For My 25th Birthday, the Gift of Happy
The Happiness Project, a book based on a year-long quest to cultivate happiness in simple, attainable ways that fit into one’s current day-to-day (because we can’t all backpack across Europe in search for self-discovery) was published by Gretchen Rubin in 2008. I am a huge fan of Rubin’s podcast and have implemented many of her happiness hacks and habit strategies since discovering her work a few years ago.
For my 25th birthday this April, I decided to embark on a Happiness Project upon realizing:
3. I am displaying some less-than-ideal traits that surface when I spend all of my free time ruminating over my Quarter-Life Crisis and nightmare vision.
I view a Happiness Project as a fun, low-stakes way to learn about oneself and develop positive habits that enhance life for ourselves (and for those forced to interact with us) It’s ultimately whatever you want it to be, but I really enjoy the structure Rubin developed.
Following Rubin’s outline, a Happiness Project is comprised of 12 months of resolutions designed to increase happiness by narrowing in on different areas of life. For example, in January, Rubin focused on energy and cleared her closets (clutter clearing = increased energy speaks my language) In February, she focused on marriage and resolved to quit nagging.
I’ll be condensing my project into 9 months:
June – Content with Now
July – Comfort
August – Discomfort
September – ?
October – ?
November – ?
December – ?
Before working through her project, Rubin identified 12 happiness personal commandments: A creative way of distilling core values. These commandments act as one’s happiness North Star, a guide mapped by your principles and inherent nature (I so appreciate the mixture of imagination and structure that Rubin’s ideas capture)
To flesh out my personal happiness commandments, I thought about what I like most about myself when I feel my best, what I admire in others who I identify with, and areas I hold myself back in. Rubin’s first commandment is to “Be Gretchen,” – a reminder to focus on her true self and not the shoulds. Spoiler, my first is to “Be KP.” The shoulds are my one true enemy.
After outlining my happiness personal commandments, I set some goals for my project (and if you want one sentence to summarize who I am as a person, it’s that one) I reflected again on the things causing irritation within myself- feeling “stuck,” perfectionism and negative moods- to shape the results I hope to achieve from the project.
First, I’m aiming to identify what I truly desire out of life – not what I think would be “impressive” to achieve. In Rubin terminology, what feels right?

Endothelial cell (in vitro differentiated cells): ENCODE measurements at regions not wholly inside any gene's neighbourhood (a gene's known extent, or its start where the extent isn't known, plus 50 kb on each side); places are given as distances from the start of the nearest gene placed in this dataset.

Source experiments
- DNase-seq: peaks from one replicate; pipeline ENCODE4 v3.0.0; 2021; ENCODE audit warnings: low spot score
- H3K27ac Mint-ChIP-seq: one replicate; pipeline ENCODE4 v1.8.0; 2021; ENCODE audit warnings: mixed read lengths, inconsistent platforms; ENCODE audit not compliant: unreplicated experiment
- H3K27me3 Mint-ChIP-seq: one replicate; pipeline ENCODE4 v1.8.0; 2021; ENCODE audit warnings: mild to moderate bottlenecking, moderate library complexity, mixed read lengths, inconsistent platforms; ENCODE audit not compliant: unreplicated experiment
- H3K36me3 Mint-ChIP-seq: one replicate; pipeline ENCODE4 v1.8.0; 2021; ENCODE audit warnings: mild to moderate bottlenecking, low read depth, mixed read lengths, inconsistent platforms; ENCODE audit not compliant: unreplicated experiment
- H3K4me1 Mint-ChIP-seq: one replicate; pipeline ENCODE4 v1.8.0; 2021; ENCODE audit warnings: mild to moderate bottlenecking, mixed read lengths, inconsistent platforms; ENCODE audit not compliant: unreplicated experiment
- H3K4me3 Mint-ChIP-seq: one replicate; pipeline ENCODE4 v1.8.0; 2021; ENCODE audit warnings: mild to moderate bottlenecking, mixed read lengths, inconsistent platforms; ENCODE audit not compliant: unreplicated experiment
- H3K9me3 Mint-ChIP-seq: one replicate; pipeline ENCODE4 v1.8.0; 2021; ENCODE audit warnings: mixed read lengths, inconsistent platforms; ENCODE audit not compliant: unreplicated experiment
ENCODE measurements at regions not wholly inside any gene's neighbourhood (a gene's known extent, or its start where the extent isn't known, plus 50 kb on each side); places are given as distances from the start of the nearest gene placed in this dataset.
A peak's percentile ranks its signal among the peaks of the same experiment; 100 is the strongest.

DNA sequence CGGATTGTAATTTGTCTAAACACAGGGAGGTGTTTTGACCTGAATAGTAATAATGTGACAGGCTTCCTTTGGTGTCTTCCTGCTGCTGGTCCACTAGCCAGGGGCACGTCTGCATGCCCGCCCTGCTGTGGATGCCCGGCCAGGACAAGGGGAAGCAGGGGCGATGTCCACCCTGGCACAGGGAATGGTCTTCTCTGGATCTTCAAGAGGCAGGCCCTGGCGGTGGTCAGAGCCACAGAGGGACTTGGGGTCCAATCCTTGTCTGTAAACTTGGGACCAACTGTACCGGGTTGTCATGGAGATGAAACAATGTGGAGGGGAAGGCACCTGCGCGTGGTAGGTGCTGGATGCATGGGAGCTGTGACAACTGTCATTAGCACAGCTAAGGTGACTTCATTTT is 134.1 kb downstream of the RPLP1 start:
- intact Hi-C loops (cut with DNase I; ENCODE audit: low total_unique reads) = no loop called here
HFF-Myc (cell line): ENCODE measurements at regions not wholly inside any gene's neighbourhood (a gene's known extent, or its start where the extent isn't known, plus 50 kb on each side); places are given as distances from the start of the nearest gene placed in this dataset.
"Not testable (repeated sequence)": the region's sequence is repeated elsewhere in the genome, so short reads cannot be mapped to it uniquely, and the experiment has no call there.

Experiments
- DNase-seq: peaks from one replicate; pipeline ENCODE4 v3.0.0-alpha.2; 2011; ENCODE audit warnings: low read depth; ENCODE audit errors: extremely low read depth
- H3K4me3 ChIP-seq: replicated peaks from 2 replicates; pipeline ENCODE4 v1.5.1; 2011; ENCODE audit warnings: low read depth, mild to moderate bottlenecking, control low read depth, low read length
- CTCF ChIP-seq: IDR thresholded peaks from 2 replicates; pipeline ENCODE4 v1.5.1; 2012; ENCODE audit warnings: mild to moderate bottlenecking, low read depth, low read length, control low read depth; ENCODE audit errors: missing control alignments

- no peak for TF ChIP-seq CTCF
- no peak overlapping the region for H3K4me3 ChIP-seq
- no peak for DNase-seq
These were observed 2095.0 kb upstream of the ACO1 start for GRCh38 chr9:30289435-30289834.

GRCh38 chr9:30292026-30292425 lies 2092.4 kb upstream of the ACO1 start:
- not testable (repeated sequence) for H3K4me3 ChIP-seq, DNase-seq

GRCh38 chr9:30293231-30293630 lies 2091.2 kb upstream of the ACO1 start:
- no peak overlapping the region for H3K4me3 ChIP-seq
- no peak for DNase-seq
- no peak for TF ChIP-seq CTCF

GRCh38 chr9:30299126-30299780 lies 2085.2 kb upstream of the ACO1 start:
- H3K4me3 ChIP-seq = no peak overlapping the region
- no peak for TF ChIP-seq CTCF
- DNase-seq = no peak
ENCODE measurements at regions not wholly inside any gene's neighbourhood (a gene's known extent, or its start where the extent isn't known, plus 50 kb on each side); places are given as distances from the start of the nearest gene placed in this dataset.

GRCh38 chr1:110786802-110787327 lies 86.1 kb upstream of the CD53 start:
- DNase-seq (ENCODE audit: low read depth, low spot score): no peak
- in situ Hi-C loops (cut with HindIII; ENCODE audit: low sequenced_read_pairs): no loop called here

Next, I want to hone in on my constant feelings of stress, overwhelm and guilt. How do I learn to focus on less, to be okay with not doing it all? How do I escape the all-or-nothing mentality I’ve built around good habits? (Too real example: “I just impulsively stress-ate a brownie, guess my nutrition isn’t a concern any more today! Ben & Jerry’s for dinner!”)
Using what I learn, I want to set focus for my next phase of life. I’m extremely goal-oriented. Not having a clear vision is driving me crazy.
Finally- and I have a feeling that if I’m on any sort of pre-determined lifelong quest assigned by a higher being, it’s this one- I strive to learn how to be happy even when things don’t feel “perfect.” After all, it’s about the journey, right? (I don’t believe that for a second! But I want to!)
Even after all of this thought and planning, I hesitate (if you’d like a second, less positive sentence to summarize who I am as a person, there you go)
Like Rubin discusses at the beginning of The Happiness Project novel, the notion of spending a big chunk of my time thinking about my happiness feels selfish, trivial and privileged. I’m trying my hardest to remember that the happiest, best version of myself is the version who can add the most positivity to the world. That is the me who is there for others, who gives back and who is energized to contribute in meaningful ways. These rationalizations don’t make me feel selfless in my pursuit, but they help.
Now, I’d like to call upon Pamela Halpert, one of my favorite characters from my all-time favorite television show to help me close (as a perfectionist, you see, wrapping up and finishing is the hardest part)
And so it goes, “It took me so long to do so many important things. It’s just hard to accept that I spent so many years being less happy than I could have been. It would just make my heart soar if someone out there saw this and she said to herself: “be strong, trust yourself, love yourself, conquer your fears.” Just go after what you want. And act fast, because life just isn’t that long.”
I can’t listen to Pam’s final monologue in The Office without tearing up. My re-watches of that finale are always emotional experiences (I’m sure many can relate) but Pam’s reflection particularly tugs on my heart. It’s easy for me to be season 1 Pam: Safe, secure, rational, content… bored, lackluster. Constantly daydreaming of an escape, but too afraid to jump.
During my Happiness Project, and for the rest of life, I hope, I want to jump, and jump, and jump again.
If you’ve embarked upon a happiness project before, I’d love to hear about it! What led to you to do it? Which month or theme was your favorite? What did you learn about yourself?